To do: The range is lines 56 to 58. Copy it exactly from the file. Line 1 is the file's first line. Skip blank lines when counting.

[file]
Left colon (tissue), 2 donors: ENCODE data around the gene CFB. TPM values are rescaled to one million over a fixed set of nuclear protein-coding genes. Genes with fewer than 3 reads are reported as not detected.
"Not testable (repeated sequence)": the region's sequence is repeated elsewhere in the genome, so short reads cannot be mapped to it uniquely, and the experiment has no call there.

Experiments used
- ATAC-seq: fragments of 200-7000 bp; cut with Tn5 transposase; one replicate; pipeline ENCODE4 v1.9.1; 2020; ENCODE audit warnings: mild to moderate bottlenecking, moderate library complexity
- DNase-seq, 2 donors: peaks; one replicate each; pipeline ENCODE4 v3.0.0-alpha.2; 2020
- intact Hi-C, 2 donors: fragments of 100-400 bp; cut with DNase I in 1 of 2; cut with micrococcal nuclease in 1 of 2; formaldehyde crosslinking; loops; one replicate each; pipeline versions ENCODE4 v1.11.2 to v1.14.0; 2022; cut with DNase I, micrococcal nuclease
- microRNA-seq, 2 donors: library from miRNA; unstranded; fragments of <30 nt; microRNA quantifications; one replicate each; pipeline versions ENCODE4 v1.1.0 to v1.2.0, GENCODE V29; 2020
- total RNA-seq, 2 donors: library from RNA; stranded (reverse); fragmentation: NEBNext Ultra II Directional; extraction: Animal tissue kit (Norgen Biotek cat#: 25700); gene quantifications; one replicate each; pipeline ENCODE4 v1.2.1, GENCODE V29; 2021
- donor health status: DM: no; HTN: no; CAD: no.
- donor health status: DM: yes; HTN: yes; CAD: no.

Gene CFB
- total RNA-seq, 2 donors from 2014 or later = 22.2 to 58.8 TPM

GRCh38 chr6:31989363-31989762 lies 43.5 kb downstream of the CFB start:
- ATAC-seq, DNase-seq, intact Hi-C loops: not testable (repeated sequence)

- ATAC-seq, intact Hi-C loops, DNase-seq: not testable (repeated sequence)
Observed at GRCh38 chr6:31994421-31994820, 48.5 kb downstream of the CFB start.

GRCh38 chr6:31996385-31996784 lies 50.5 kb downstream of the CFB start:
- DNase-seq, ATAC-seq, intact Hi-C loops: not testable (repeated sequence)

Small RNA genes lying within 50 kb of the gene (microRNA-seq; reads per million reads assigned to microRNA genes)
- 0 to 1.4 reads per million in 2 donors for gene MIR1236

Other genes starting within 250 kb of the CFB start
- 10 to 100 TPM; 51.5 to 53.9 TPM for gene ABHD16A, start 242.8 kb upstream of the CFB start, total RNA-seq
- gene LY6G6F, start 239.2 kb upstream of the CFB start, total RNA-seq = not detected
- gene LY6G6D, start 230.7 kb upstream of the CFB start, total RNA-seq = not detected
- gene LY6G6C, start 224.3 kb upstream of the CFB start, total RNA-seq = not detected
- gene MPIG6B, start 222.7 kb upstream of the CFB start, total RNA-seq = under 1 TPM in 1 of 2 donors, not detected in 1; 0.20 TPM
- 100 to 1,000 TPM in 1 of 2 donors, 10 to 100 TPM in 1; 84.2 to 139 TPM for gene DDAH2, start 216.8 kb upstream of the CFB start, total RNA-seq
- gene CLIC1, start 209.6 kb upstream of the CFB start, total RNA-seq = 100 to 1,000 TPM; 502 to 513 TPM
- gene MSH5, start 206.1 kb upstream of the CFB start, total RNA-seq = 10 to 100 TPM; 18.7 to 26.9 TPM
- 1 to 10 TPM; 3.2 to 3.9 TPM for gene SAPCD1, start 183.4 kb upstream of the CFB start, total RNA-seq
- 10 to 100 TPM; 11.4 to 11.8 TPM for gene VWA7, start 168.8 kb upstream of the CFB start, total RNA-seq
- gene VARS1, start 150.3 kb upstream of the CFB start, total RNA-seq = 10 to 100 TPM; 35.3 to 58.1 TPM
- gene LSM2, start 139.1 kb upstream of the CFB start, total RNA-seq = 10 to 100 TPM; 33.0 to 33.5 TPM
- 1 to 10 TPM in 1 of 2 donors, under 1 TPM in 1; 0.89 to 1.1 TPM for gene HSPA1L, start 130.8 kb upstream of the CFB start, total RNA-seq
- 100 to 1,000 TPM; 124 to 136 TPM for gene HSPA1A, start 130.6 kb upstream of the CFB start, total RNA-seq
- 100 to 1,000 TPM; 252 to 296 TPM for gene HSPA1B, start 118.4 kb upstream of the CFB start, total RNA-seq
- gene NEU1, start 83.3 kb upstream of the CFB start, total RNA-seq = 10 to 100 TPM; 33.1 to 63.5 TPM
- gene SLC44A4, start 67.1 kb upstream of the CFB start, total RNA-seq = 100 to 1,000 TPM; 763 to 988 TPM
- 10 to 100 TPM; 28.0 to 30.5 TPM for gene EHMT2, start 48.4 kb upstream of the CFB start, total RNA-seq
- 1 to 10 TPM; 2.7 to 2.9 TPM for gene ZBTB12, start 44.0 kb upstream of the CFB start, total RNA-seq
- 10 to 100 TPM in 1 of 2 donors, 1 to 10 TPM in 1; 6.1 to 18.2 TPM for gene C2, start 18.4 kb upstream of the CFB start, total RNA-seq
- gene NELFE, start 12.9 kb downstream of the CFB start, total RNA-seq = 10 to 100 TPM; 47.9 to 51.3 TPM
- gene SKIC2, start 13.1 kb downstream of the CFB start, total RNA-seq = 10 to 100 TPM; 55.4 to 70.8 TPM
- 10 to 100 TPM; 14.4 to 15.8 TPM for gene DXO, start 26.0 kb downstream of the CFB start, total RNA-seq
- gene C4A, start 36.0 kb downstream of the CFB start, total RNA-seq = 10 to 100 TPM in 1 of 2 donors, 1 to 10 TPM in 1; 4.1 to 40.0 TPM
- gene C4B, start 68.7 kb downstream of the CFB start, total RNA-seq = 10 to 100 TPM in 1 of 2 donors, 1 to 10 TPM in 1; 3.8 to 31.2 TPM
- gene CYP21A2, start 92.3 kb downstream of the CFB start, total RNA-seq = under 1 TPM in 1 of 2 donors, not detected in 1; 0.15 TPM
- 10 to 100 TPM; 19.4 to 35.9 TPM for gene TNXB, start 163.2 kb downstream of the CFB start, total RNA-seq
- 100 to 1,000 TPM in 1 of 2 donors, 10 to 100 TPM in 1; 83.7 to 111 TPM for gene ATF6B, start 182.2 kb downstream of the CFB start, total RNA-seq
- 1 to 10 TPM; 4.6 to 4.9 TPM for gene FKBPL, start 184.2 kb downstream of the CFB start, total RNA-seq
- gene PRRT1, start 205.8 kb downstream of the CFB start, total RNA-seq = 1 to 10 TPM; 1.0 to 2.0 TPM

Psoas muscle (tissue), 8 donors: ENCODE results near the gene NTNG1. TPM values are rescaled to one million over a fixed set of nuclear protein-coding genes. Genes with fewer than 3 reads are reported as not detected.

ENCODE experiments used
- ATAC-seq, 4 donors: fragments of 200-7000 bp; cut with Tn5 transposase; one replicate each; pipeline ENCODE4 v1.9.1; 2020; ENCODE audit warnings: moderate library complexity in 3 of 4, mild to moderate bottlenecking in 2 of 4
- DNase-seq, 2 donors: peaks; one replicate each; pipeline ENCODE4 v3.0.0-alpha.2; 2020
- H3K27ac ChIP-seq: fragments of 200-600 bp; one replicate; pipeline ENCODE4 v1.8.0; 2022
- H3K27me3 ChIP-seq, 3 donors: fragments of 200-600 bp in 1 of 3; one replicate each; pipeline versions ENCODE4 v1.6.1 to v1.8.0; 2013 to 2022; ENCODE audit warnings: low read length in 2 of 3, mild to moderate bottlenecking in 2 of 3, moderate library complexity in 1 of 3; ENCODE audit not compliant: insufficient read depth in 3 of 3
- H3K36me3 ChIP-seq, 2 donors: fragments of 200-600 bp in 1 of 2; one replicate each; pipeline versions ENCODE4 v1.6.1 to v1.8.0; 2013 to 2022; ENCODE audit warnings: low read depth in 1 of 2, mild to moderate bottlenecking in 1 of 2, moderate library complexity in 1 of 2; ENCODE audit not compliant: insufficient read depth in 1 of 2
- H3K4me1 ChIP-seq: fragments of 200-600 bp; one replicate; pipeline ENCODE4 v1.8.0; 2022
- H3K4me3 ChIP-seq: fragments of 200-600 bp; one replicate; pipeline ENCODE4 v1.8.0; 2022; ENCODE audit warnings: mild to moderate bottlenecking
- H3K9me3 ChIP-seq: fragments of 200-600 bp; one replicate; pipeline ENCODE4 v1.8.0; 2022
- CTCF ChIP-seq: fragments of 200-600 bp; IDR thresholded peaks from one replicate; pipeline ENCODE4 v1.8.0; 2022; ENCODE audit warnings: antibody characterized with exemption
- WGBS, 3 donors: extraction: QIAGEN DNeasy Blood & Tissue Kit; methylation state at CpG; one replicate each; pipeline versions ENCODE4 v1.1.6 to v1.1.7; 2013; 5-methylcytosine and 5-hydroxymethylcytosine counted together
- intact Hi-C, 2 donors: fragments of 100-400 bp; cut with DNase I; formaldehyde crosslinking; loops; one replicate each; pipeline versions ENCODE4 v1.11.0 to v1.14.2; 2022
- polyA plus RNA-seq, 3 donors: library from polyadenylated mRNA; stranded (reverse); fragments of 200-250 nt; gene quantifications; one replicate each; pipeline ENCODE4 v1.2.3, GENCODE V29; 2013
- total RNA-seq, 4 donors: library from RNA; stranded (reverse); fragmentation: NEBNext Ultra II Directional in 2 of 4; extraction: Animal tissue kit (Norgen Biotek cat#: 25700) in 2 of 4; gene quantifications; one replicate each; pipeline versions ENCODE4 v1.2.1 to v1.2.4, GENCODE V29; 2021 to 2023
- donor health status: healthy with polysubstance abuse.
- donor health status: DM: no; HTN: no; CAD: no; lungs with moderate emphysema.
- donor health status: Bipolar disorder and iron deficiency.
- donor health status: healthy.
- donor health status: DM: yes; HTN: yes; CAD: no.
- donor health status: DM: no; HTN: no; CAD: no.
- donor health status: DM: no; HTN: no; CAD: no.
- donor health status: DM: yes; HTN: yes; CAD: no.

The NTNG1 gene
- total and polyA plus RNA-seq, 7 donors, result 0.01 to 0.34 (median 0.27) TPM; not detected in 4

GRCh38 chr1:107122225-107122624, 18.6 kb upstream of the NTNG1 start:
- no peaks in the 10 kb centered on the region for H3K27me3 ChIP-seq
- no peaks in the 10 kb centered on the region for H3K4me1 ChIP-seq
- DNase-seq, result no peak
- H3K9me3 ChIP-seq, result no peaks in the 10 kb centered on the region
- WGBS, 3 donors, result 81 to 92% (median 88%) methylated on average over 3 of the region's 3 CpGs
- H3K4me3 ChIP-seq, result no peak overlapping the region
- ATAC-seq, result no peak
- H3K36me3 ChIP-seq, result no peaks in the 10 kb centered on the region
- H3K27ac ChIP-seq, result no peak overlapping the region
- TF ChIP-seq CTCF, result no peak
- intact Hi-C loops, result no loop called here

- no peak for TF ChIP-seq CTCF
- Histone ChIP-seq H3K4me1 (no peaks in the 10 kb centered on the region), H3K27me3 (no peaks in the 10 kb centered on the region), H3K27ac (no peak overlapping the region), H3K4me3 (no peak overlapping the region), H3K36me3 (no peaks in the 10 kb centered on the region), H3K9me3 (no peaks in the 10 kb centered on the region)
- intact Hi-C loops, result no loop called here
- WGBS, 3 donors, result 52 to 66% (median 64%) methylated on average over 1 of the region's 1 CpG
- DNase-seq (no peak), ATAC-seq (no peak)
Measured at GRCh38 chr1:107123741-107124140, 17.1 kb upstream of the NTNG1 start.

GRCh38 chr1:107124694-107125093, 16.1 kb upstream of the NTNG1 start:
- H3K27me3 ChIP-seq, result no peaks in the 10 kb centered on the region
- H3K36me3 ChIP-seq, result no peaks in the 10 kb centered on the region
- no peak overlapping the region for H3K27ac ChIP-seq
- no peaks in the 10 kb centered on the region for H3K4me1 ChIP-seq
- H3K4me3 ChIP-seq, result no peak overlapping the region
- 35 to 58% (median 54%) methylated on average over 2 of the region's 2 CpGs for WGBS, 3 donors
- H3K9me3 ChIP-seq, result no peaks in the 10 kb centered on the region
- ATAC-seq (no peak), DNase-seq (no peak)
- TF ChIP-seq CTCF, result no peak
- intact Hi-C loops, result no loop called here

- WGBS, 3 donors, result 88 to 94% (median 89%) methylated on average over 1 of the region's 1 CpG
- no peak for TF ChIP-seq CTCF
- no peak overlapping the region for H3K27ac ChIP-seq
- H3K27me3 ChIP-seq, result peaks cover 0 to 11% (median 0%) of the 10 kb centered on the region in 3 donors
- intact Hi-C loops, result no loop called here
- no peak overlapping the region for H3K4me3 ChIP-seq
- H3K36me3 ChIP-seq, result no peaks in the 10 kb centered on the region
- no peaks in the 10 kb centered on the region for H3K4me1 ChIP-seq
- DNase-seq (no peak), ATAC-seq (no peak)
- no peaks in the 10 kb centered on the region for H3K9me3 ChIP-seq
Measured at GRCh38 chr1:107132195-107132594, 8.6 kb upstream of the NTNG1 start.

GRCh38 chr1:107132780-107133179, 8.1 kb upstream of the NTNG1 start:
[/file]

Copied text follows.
- H3K27ac ChIP-seq: fragments of 200-600 bp; one replicate; pipeline ENCODE4 v1.8.0; 2022
- H3K27me3 ChIP-seq, 3 donors: fragments of 200-600 bp in 1 of 3; one replicate each; pipeline versions ENCODE4 v1.6.1 to v1.8.0; 2013 to 2022; ENCODE audit warnings: low read length in 2 of 3, mild to moderate bottlenecking in 2 of 3, moderate library complexity in 1 of 3; ENCODE audit not compliant: insufficient read depth in 3 of 3
- H3K36me3 ChIP-seq, 2 donors: fragments of 200-600 bp in 1 of 2; one replicate each; pipeline versions ENCODE4 v1.6.1 to v1.8.0; 2013 to 2022; ENCODE audit warnings: low read depth in 1 of 2, mild to moderate bottlenecking in 1 of 2, moderate library complexity in 1 of 2; ENCODE audit not compliant: insufficient read depth in 1 of 2